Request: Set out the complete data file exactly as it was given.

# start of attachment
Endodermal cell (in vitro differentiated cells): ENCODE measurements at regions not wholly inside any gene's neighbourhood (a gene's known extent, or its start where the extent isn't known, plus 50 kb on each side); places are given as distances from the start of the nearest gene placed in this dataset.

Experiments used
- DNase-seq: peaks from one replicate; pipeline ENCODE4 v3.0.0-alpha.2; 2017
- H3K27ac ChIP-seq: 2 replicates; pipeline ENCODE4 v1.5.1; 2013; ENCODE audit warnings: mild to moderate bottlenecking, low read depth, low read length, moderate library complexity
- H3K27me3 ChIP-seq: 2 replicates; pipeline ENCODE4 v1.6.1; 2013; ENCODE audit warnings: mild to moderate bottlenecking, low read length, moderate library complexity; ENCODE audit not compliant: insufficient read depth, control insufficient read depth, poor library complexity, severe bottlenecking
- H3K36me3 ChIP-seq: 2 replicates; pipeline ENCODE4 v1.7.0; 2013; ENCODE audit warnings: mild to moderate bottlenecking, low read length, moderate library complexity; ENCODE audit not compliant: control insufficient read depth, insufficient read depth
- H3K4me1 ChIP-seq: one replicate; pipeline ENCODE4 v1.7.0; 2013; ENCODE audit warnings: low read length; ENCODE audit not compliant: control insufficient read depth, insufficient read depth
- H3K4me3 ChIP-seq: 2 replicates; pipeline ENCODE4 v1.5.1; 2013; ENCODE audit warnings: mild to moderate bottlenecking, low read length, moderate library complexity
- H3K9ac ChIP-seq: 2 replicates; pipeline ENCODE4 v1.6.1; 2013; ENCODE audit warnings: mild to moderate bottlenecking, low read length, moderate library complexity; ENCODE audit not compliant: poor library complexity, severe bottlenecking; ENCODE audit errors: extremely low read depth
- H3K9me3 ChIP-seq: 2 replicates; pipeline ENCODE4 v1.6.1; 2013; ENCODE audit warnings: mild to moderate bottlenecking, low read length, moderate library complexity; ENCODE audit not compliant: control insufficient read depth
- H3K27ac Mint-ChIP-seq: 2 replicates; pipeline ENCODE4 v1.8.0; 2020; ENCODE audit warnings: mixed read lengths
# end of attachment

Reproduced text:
Endodermal cell (in vitro differentiated cells): ENCODE measurements at regions not wholly inside any gene's neighbourhood (a gene's known extent, or its start where the extent isn't known, plus 50 kb on each side); places are given as distances from the start of the nearest gene placed in this dataset.

Experiments used
- DNase-seq: peaks from one replicate; pipeline ENCODE4 v3.0.0-alpha.2; 2017
- H3K27ac ChIP-seq: 2 replicates; pipeline ENCODE4 v1.5.1; 2013; ENCODE audit warnings: mild to moderate bottlenecking, low read depth, low read length, moderate library complexity
- H3K27me3 ChIP-seq: 2 replicates; pipeline ENCODE4 v1.6.1; 2013; ENCODE audit warnings: mild to moderate bottlenecking, low read length, moderate library complexity; ENCODE audit not compliant: insufficient read depth, control insufficient read depth, poor library complexity, severe bottlenecking
- H3K36me3 ChIP-seq: 2 replicates; pipeline ENCODE4 v1.7.0; 2013; ENCODE audit warnings: mild to moderate bottlenecking, low read length, moderate library complexity; ENCODE audit not compliant: control insufficient read depth, insufficient read depth
- H3K4me1 ChIP-seq: one replicate; pipeline ENCODE4 v1.7.0; 2013; ENCODE audit warnings: low read length; ENCODE audit not compliant: control insufficient read depth, insufficient read depth
- H3K4me3 ChIP-seq: 2 replicates; pipeline ENCODE4 v1.5.1; 2013; ENCODE audit warnings: mild to moderate bottlenecking, low read length, moderate library complexity
- H3K9ac ChIP-seq: 2 replicates; pipeline ENCODE4 v1.6.1; 2013; ENCODE audit warnings: mild to moderate bottlenecking, low read length, moderate library complexity; ENCODE audit not compliant: poor library complexity, severe bottlenecking; ENCODE audit errors: extremely low read depth
- H3K9me3 ChIP-seq: 2 replicates; pipeline ENCODE4 v1.6.1; 2013; ENCODE audit warnings: mild to moderate bottlenecking, low read length, moderate library complexity; ENCODE audit not compliant: control insufficient read depth
- H3K27ac Mint-ChIP-seq: 2 replicates; pipeline ENCODE4 v1.8.0; 2020; ENCODE audit warnings: mixed read lengths